We have lived our entire lives in this strange sort of atomization, a regimented materialism, and technological determinism. We feel a great amount of anguish at university, where we are fed this mantra of personal happiness measured through wealth and prestige. The major media outlets, including just about every major political party, foster a visceral hatred among my friends, who recognize the severity of climate destabilization and resource depletion but are unable to reconcile these issues with the ambiguity of the dominant politico-economic system.
And this discontent, rooted in our disdain for institutional systems of power, can shed light on the lack of voter turnout in this province, what has mistakenly been called “political apathy.” Our support for non-profits, our willingness to be arrested or jailed for a moral cause, our rebellion against university, and our contempt for all major levers of power has never been more fierce.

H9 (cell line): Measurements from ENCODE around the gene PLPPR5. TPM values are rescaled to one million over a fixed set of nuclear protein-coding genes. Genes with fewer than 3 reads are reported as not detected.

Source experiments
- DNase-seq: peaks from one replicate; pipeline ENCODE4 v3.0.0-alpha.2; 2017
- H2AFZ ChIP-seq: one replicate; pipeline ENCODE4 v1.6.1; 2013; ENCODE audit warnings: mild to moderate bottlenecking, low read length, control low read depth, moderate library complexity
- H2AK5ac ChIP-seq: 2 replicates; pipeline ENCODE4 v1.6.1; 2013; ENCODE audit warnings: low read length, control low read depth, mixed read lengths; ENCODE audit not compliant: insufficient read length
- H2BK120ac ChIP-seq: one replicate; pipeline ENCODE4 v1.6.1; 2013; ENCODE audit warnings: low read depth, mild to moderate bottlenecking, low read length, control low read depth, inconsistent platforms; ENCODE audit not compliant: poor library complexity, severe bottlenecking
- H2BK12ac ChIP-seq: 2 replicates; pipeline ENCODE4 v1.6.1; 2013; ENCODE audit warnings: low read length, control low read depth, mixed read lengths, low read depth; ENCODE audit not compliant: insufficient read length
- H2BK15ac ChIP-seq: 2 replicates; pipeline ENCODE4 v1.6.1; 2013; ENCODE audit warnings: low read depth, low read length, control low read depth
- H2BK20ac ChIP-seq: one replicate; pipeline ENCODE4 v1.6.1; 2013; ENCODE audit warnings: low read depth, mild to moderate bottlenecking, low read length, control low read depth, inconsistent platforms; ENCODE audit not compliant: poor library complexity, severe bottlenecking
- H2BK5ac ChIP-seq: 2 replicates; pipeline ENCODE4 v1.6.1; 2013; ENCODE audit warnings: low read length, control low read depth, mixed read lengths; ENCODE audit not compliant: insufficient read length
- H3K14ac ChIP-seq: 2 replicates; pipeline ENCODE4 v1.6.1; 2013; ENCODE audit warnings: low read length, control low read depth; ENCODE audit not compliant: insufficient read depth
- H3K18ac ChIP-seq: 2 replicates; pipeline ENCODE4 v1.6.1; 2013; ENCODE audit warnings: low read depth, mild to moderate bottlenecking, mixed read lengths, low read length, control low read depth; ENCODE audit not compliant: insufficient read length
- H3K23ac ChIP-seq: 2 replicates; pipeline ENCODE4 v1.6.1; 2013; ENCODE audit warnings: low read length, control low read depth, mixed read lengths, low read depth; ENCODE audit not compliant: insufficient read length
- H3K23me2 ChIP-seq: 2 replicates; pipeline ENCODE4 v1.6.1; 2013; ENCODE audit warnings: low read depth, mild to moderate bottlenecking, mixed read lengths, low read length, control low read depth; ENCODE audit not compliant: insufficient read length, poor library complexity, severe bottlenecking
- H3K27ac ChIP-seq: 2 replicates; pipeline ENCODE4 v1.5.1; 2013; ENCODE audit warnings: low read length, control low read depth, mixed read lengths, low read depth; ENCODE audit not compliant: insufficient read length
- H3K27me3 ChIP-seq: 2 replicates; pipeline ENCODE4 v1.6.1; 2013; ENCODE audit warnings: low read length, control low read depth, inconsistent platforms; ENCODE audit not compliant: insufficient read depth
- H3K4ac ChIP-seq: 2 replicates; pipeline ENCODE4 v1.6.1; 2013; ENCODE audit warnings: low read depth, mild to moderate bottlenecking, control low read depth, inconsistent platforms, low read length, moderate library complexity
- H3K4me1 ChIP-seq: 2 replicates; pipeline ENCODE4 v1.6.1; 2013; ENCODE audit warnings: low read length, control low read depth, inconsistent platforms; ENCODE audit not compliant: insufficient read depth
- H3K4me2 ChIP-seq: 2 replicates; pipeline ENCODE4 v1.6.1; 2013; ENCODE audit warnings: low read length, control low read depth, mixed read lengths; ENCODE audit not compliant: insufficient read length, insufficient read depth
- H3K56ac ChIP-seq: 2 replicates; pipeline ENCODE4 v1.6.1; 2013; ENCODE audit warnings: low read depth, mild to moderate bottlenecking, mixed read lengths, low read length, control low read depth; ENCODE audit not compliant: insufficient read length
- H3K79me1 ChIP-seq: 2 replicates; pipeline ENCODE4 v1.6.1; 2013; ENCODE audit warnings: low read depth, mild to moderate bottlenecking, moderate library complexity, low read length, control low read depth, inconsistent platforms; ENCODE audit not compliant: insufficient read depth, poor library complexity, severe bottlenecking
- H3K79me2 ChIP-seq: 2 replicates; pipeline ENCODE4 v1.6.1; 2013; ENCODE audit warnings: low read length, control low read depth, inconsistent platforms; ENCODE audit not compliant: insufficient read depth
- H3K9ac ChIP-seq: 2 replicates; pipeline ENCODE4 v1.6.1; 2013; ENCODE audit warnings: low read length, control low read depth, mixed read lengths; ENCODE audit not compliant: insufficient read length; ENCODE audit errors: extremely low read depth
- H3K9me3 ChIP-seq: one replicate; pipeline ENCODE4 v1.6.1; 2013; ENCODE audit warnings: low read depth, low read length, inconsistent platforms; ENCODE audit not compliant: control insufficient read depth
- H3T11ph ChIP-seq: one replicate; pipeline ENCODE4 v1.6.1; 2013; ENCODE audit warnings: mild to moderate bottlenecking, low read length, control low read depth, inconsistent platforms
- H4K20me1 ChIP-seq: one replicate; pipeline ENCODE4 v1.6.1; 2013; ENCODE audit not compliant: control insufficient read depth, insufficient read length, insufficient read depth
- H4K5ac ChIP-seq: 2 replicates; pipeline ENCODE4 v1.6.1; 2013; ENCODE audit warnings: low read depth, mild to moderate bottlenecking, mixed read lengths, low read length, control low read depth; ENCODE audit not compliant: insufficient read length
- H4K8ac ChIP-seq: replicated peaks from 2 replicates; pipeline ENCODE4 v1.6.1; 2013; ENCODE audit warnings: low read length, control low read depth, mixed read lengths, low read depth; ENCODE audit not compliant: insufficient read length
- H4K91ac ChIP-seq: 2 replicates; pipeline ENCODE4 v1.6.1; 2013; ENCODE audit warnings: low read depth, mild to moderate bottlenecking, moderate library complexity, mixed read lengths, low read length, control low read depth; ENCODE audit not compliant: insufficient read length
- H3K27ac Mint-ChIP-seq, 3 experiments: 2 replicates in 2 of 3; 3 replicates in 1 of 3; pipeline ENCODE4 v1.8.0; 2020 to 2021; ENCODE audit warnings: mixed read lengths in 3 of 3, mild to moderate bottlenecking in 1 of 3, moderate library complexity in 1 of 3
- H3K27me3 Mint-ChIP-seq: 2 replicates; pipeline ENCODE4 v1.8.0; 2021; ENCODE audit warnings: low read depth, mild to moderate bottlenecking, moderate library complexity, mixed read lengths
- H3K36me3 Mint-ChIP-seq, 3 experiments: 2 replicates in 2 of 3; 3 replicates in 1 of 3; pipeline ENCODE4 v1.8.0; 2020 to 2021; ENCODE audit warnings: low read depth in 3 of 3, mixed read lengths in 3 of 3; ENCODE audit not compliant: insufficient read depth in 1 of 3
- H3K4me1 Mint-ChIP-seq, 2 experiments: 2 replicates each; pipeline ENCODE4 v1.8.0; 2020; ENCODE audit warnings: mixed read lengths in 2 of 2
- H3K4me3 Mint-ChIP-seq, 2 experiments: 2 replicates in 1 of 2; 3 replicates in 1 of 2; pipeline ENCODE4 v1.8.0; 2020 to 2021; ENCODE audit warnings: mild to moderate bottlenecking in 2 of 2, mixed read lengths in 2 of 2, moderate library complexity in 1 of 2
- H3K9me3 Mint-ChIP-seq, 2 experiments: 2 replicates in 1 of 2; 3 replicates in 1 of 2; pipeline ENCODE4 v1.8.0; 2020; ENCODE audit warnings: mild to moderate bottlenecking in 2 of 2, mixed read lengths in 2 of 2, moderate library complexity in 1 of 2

We are the generation who fueled Occupy, a generation who is sick of the empty clichés and sloganeering of party politics, who can no longer obtain a real education in the humanities, who are repulsed by the escalating bureaucratization of education, a generation that has no patience for the artifice of legal instruments that can now condemn a peaceful demonstrator to 10 years in prison for wearing a mask at a protest.
Yet, we are a generation deeply perplexed and bewildered. Our lack of structure and guidance has undoubtedly led to the overwhelming nihilism that engulfs us. There is nowhere we can turn to discuss, much less debate, the array of mounting social and environmental crises.
And this is the psychic fuel that generates a lot of the excessive drug abuse, mental health issues, and general widespread collection of grievances that run through my age group like no other time.
It was Erich Fromm, a German sociologist, who said “This suffering due to impotence is rooted in the very fact that the human equilibrium has been disrupted.”